Use Sign in with Apple to make it easy for users to sign in to your service with just their Apple ID. For payments, Apple Pay is fast and easy both for you, the developer, and for your customers. For communication over the network, use NSURLSession. For 3D graphics, leverage RealityKit and Metal. For more in-depth authentication flows, check out ASWebAuthenticationSession. It’s almost always the assets and not the code that pushes the size of an App Clip over the limit. More often than not, those assets are images. In the basic steps, I moved all my images to asset catalogs to take advantage of built-in optimization and app thinning. Sometimes that’s not enough and you need to take further action to reduce the size of your images. The format and options you use when saving the source image can often have a profound effect both on size and quality. So how do you make the best choice? Generally speaking, a PNG image will consume more space than a JPEG image, so use PNG if you need a specific feature that format provides like transparency...
Or when JPEG's lossy compression would result in an unacceptable loss of quality. These examples contain high-frequency features, crisp edges, and defined highlights. The lossless compression of PNG will preserve these features much better than JPEG.
And while we’re on the subject of PNG, consider PNG8 for non-photographic material.
The image on the right was saved out as PNG8 for a huge reduction in file size. When you export your images, do a side-by-side comparison to make sure your optimizations hold up. A reduction in color depth can save a lot of space but is only appropriate for certain imagery that won’t suffer from quantization artifacts.
For photographic material, when you need to save space, use JPEG and lean a bit on lossy compression. You don’t have to accept your content creation tool’s defaults when saving your images. In my case, I reduced the file size significantly without a perceptible loss in quality.
Let me show you a little trick that you might be able to use in your project to make sure your image quality holds up under various optimizations. I temporarily replaced the pineapple with a mango that was saved out as a higher compression ratio. This lets me do a quick A/B comparison in the actual app to verify my changes didn’t result in a loss of quality.
For video, encode using the latest standards like HEVC.
As a general rule, compress audio using AAC or MP3 codecs, and experiment with a reduced bit rate. Quite often, super-high bit rates aren’t necessary, and a lower bit rate clip won’t result in a perceptible drop in quality. For certain kinds of images like interface controls, logos, and icons, representing them in SVG format can lead to significant space savings, and because it’s a vector format, it will look great rendered at any size.
Speaking of the SVG format, we love it so much we chose it to back SF Symbols, which I highly recommend. There are over 2,000 configurable symbols to choose from. They come in a wide range of weights and scales that automatically align with text labels, and dynamic type is supported out of the box.
Here’s some code to get you started using SF symbols in your project. This code snippet shows how a similar text style can be applied to both a label and a symbol image. A baseline constraint keeps the label and symbol image aligned perfectly. Instead of including several variations of an image in your asset catalog, include one base image and build the variations needed at runtime. Check out the Fruta sample for a fantastic example of how this is put into practice. Instead of using a separate image for each presentation of the orange ingredient-- one for this collection view, another for the full image view with vertical text and controls, and a third for the ingredient card back...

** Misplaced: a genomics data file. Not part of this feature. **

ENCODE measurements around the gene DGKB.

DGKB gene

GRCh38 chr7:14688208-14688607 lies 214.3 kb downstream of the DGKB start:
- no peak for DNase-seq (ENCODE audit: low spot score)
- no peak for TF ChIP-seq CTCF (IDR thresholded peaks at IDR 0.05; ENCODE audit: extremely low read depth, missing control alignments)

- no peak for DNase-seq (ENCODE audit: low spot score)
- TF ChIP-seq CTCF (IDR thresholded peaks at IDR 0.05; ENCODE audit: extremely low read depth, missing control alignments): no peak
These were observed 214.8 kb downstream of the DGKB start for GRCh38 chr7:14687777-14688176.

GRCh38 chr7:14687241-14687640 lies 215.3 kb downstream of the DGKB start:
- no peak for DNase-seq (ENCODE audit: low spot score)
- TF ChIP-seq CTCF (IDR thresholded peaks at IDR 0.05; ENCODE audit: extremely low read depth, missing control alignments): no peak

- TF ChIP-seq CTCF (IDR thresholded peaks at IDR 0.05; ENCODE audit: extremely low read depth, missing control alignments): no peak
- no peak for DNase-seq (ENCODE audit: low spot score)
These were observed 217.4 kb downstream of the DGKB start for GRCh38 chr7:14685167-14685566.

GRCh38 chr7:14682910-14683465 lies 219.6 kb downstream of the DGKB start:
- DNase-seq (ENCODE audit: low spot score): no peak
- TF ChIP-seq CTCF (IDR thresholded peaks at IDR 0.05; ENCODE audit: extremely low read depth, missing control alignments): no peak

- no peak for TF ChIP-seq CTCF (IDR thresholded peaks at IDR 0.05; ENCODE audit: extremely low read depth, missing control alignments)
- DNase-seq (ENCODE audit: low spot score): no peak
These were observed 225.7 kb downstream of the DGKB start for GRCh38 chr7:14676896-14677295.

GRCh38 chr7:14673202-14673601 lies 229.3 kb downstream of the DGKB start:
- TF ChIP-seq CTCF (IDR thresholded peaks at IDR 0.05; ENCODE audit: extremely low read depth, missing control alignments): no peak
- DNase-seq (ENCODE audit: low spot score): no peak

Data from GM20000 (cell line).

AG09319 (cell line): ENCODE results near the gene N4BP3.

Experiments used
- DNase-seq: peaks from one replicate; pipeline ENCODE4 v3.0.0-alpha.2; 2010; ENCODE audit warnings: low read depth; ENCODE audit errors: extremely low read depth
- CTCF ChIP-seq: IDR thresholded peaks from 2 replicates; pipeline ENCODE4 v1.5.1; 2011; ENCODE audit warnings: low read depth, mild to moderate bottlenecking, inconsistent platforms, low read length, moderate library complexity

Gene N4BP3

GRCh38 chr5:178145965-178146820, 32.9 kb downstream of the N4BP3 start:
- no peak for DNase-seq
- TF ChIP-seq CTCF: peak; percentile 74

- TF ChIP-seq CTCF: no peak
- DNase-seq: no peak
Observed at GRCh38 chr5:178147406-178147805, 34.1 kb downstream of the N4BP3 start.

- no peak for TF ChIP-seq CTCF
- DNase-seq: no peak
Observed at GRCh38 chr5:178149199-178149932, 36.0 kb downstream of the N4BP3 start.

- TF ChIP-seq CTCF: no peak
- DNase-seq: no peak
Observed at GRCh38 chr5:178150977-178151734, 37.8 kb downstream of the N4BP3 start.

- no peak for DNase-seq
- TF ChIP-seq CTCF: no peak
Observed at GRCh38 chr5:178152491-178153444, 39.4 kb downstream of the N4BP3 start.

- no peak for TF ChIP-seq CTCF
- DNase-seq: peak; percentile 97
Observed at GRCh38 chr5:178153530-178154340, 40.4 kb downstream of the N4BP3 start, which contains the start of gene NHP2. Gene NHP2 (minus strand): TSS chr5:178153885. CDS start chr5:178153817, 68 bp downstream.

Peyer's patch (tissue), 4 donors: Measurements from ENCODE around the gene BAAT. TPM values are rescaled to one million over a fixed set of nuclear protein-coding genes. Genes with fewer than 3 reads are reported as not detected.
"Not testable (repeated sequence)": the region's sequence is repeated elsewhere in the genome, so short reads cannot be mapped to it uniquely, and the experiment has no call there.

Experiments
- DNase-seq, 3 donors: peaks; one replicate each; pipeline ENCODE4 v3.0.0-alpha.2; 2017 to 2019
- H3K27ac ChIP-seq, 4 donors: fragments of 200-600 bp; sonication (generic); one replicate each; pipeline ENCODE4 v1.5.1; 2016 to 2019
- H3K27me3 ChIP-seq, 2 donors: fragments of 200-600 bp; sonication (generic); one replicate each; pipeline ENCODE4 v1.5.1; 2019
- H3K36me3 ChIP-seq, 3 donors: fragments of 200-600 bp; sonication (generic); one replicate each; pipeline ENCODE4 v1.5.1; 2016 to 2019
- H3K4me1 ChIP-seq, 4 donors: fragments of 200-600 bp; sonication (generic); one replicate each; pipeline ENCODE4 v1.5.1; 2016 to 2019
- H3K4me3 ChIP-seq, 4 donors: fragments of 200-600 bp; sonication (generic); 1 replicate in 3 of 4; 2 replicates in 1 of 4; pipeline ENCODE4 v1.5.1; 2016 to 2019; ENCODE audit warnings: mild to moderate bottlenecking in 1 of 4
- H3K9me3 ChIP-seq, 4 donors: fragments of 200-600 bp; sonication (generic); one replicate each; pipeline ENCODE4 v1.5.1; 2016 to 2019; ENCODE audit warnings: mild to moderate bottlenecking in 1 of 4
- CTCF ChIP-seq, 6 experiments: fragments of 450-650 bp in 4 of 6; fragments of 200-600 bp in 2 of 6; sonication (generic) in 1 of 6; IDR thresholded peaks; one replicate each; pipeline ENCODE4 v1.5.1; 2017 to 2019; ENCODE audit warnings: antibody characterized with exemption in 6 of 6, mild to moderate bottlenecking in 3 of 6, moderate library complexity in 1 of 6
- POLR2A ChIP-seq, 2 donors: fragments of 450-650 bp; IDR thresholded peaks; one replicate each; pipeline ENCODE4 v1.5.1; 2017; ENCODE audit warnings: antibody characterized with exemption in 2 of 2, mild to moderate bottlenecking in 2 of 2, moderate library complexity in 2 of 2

This one single image serves as the backing asset for three distinct uses. The result is a significant space savings achieved by constructing the variations at runtime. Finally, if you’ve completed all the other steps and still have assets that put your clip over the size limit, consider lazily loading those assets from a content delivery network.
For example, ship good quality but lower resolution placeholder assets with your App Clip and use the new Async image API to replace these assets progressively after launch.
Check out the What’s new in SwiftUI session for more. And a tip: use the network link conditioner to test your App Clip under a variety of different bandwidth scenarios to make sure you aren’t introducing any delays for your customers in completing the task at hand. With these advanced optimizations, we’ve reached the end of the first topic. You can explore further and discover more techniques in the developer documentation for reducing your app’s size.
Say you’ve released your App Clip to production and you don’t see it offered as expected when you view your website in Safari. Or maybe you scanned a QR code and were directed to Safari instead of seeing the App Clip card.
Generally, these issues fall into a couple of different buckets: registration of the experience and associated domain configuration. Let’s do a quick terminology refresher, and then I’ll go over some steps you can take to fix the issues. In App Store Connect, you have the ability to add two types of experiences. All App Clips must have a default experience. For the default experience, you specify metadata that populates the App Clip card when invoked from your web page in Safari or when someone sends a link to your web page in Messages. In order to take advantage of physical invocation like QR scanning, NFC, and App Clip Codes, you need to be sure to add an advanced experience.